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‘Murina’ Review: Scorsese-Backed Cannes Coming-of-Ager Sulks When It Should Soar

Antoneta Alamat Kusijanović's debut won the Camera d'Or in France, but this buzzy festival title is a slog in the dark amid underlit scenes and undernourished characters.



Kino Lorber

Editor’s note: This review was originally published at the 2021 Toronto International Film Festival. Kino Lorber releases the film in theaters on Friday, July 8.

One of the hottest under-the-radar titles to emerge out of the 2021 Cannes Film Festival was Dubrovnik-born filmmaker Antoneta Alamat Kusijanović’s feature debut “Murina.” The film came to the Directors’ Fortnight with the imprimatur of executive producer Martin Scorsese and came out winning the Camera d’Or, the festival’s top prize for a first feature. With those recommendations, it’s baffling to find a murky, vaguely sinister, but ultimately dreary coming-of-age film about a young woman’s blossoming sexuality under the spell of her mother’s old flame.

“Murina” sticks to familiarly opaque arthouse beats despite a dazzling symphonic opening sequence. And what an arresting sequence that opening is: In the capable hands of cinematographer Hélène Louvart (“The Lost Daughter,” “Never Rarely Sometimes Always”), the film fades into an underwater shot of a rippling, cyan Mediterranean surface. It’s set to a stir of strings(from composers Evgueni and Sacha Galperine) that build toward a moment that feels like a cinematic overture. We then see two people, a father and a daughter, plunge deep into the water armed with fishing spears, shimmying to the seafloor to capture murina, the moray eels native to the region.

Above the surface of the water, 16-year-old Julija’s (a stony Gracija Filipovic) life seems idyllic, suspended in one of those shimmering, endless summers that only seem to exist in European cinema. In their sleepy Croatian fishing town, Julija and her young mother Nela (Danica Curcic), who barely looks 10 years older than her daughter, live a simple life guided by their ancestral tradition of catching eels and wiling away sun-bleached days on their boat. Hovering over their halcyon ways is the imperious presence of their rough-around-the-edges, psychologically abusive patriarch Ante (Leon Lucev).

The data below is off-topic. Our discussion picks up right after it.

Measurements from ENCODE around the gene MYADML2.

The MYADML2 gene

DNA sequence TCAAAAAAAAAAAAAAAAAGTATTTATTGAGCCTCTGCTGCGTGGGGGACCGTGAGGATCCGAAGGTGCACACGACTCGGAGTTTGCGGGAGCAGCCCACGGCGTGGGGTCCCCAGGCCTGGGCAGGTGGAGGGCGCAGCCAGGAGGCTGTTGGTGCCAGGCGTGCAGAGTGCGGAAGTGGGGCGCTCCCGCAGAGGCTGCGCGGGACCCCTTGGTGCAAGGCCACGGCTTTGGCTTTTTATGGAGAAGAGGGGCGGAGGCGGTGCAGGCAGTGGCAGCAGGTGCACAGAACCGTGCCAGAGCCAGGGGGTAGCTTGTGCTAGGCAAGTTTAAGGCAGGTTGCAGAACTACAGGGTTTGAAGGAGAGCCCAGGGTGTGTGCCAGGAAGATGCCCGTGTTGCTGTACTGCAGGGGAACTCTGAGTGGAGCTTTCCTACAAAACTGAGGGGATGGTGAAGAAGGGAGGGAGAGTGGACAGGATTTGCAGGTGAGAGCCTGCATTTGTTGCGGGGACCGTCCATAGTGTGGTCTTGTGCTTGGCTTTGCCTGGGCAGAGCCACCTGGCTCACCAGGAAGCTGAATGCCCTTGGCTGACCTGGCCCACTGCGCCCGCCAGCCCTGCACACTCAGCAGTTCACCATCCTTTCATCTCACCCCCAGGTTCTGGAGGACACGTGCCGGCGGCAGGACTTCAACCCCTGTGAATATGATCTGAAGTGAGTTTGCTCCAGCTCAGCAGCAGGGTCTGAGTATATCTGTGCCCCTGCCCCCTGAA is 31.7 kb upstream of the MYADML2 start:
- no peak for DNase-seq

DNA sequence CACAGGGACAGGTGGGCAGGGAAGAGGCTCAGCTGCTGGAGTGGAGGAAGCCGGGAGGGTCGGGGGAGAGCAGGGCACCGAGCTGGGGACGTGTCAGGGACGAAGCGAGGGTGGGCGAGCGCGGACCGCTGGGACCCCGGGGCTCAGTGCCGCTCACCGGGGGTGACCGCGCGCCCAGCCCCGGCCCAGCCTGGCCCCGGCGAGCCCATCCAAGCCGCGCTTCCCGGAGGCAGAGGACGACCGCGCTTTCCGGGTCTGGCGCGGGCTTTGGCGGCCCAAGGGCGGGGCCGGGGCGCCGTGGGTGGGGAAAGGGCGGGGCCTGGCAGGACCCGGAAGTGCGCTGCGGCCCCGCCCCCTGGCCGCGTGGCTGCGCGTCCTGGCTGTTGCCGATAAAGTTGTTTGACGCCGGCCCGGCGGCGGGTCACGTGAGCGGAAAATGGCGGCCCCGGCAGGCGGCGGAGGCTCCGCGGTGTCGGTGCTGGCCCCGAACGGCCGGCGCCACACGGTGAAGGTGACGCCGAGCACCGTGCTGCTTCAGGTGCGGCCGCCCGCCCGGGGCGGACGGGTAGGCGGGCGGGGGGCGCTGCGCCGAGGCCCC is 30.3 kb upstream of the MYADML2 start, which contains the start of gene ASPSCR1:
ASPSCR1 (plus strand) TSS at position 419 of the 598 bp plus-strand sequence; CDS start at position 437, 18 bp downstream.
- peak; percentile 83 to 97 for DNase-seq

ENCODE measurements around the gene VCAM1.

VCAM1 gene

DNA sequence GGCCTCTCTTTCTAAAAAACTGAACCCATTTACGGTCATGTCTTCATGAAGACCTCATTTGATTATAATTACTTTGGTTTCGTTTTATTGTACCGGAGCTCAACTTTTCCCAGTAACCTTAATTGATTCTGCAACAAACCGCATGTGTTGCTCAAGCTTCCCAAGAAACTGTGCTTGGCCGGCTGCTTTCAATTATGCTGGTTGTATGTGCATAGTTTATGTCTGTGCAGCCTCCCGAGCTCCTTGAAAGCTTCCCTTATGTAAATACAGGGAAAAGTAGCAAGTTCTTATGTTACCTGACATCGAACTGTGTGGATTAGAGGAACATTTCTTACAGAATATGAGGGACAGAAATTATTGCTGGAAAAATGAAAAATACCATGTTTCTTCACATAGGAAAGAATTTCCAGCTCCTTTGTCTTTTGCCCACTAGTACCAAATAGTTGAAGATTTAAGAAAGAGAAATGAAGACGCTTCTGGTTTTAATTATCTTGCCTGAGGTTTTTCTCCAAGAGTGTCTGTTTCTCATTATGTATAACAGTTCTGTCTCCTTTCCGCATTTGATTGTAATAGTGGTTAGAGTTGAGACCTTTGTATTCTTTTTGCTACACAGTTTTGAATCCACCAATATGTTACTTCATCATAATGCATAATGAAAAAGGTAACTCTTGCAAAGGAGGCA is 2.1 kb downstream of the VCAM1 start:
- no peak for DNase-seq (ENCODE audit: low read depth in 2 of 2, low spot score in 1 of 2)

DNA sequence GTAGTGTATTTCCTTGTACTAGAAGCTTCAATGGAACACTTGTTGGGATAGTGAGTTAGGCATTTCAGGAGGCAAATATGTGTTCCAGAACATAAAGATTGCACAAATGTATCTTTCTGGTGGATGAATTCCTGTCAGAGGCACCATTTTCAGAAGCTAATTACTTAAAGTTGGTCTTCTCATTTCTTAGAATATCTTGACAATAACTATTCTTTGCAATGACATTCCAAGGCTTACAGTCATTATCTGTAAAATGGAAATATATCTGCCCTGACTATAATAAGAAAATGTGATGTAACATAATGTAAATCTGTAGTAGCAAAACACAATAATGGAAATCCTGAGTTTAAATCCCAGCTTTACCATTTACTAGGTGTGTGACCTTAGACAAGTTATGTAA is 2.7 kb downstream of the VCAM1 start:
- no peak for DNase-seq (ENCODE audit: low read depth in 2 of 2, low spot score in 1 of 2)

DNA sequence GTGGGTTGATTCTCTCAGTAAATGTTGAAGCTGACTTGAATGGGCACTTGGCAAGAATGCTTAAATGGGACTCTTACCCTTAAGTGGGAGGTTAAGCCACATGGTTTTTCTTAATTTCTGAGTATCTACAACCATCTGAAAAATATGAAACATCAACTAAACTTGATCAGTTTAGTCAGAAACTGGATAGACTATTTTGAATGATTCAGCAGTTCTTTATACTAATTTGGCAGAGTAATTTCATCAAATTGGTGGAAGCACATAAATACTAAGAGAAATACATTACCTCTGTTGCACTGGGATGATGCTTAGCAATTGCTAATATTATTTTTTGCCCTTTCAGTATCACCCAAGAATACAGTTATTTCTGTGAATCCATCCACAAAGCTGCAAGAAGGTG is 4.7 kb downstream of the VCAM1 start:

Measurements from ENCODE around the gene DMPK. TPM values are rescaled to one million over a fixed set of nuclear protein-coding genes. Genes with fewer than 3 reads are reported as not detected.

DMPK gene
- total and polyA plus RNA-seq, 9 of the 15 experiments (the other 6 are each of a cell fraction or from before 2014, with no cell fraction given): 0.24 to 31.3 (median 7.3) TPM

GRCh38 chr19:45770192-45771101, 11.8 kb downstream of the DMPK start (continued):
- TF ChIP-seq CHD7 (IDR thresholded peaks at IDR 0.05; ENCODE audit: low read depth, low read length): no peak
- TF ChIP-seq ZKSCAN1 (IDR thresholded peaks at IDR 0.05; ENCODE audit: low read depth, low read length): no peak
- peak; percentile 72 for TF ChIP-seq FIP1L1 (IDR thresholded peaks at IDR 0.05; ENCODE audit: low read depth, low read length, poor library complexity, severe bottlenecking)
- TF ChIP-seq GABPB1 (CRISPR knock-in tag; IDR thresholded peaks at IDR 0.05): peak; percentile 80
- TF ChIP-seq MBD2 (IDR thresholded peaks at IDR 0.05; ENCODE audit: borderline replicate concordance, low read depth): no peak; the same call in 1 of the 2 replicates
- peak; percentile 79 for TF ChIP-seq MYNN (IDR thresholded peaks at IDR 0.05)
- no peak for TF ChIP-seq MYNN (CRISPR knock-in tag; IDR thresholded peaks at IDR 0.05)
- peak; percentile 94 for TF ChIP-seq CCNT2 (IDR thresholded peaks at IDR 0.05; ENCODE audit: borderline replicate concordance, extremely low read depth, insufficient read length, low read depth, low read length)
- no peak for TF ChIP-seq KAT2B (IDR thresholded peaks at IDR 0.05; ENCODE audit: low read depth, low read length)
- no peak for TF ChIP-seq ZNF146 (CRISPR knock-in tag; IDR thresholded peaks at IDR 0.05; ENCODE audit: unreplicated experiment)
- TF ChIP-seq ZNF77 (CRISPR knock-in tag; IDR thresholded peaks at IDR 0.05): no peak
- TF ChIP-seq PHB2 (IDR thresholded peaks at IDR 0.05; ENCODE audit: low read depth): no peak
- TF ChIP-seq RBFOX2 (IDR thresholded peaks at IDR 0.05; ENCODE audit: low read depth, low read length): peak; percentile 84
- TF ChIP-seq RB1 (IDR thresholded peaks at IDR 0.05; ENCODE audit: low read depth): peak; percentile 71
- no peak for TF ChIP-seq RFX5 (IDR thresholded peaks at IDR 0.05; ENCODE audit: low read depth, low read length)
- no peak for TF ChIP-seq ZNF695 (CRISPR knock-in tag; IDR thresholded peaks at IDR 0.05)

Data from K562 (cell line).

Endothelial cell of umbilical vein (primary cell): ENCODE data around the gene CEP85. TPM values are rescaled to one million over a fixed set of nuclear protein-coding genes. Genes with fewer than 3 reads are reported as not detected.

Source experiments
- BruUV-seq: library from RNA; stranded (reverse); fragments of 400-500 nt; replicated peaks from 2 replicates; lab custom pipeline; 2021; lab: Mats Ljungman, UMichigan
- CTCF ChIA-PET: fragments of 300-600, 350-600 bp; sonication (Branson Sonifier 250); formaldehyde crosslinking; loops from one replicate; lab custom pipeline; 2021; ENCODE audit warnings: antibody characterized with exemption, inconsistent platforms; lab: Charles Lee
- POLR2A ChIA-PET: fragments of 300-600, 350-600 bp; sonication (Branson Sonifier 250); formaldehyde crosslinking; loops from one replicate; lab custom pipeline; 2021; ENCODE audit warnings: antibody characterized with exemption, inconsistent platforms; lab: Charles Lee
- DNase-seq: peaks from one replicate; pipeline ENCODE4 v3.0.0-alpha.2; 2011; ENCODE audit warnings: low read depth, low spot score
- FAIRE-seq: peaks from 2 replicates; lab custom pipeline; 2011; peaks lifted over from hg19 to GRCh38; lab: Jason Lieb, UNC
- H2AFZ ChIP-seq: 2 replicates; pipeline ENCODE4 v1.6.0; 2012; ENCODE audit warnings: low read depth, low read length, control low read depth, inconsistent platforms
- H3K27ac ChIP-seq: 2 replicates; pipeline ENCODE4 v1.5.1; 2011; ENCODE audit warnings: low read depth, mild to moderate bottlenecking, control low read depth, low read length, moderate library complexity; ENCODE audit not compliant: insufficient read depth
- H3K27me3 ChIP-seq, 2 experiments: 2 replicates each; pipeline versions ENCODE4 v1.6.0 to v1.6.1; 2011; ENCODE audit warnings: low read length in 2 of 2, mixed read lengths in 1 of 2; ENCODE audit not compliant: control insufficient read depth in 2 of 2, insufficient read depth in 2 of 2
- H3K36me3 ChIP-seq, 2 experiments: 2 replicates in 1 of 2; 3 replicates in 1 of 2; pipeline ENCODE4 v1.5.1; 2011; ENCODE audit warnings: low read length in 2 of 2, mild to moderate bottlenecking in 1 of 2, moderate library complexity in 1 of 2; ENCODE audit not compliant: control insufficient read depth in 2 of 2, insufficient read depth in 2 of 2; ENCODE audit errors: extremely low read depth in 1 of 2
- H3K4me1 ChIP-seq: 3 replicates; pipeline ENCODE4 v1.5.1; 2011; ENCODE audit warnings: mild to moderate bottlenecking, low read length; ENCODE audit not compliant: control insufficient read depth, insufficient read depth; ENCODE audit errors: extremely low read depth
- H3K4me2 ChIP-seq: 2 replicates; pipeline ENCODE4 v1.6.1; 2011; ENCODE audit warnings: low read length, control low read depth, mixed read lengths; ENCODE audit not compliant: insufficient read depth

The arrival of family friend Javier (Cliff Curtis, the New Zealand actor who supplies much of the film’s English dialogue) throws their tenuous equilibrium wildly out of orbit. Past romantic vibes between Javier and Nela bubble up, while Javier takes an obvious interest in the virginal Julija, forming a fraught triad that pits mother and daughter against each other as Nela starts behaving like a jealous girlfriend. Ante, meanwhile, holds Julija’s academic future over her head, and keeps a too-tight grasp on her thoughts and doings at all times.

Filipovic’s carefully calibrated, always-under-the-surface performance keeps the dynamic from spilling into the volcanic catharsis that this understated movie might need. She sulks around their village not saying much because her spirit is squelched and afraid. Javier brings some intrigue, including a challenge to find an elusive “blue light” in the sea (a metaphor, and one that doesn’t have much gas). He does share a piece of lore about a boy who swam from one island to another to become a man; that becomes a tantalizing source of inspiration for Filipovic, and one that gets realized in a moving coda at the film’s end.

On dry land Louvart’s camera chronicles events without much mediation, letting the drama unfold on a wide-lens canvas and often from a few steps back from the subjects. Beneath the surface of the water is when things get literally murky. Sequences plunging us into the sea become so dark it’s hard to tell what’s going on — especially during a harrowing third-act moment that finds Julija flailing for her life in a watery chamber — and they mostly elicit a shrug in addition to pure confusion. (To be sure, this is a film best seen on a big screen.)

Following up her 2017 short film “Into the Blue,” Antoneta Alamat Kusijanović takes some bold swings to uncover the ancestral chauvinism rooted in this society, but vaguely schematic characters don’t make Julija’s submersion into the uncharted waters of adulthood a compelling sit. Still, Kusijanović clearly has a vision (she wrote the film with Frank Graziano but conceived the story herself) that, with a meatier screenplay, could build to an exciting next effort.

Grade: C

“Murina” world-premiered at the 2021 Cannes Film Festival in Directors’ Fortnight before playing the Toronto International Film Festival.

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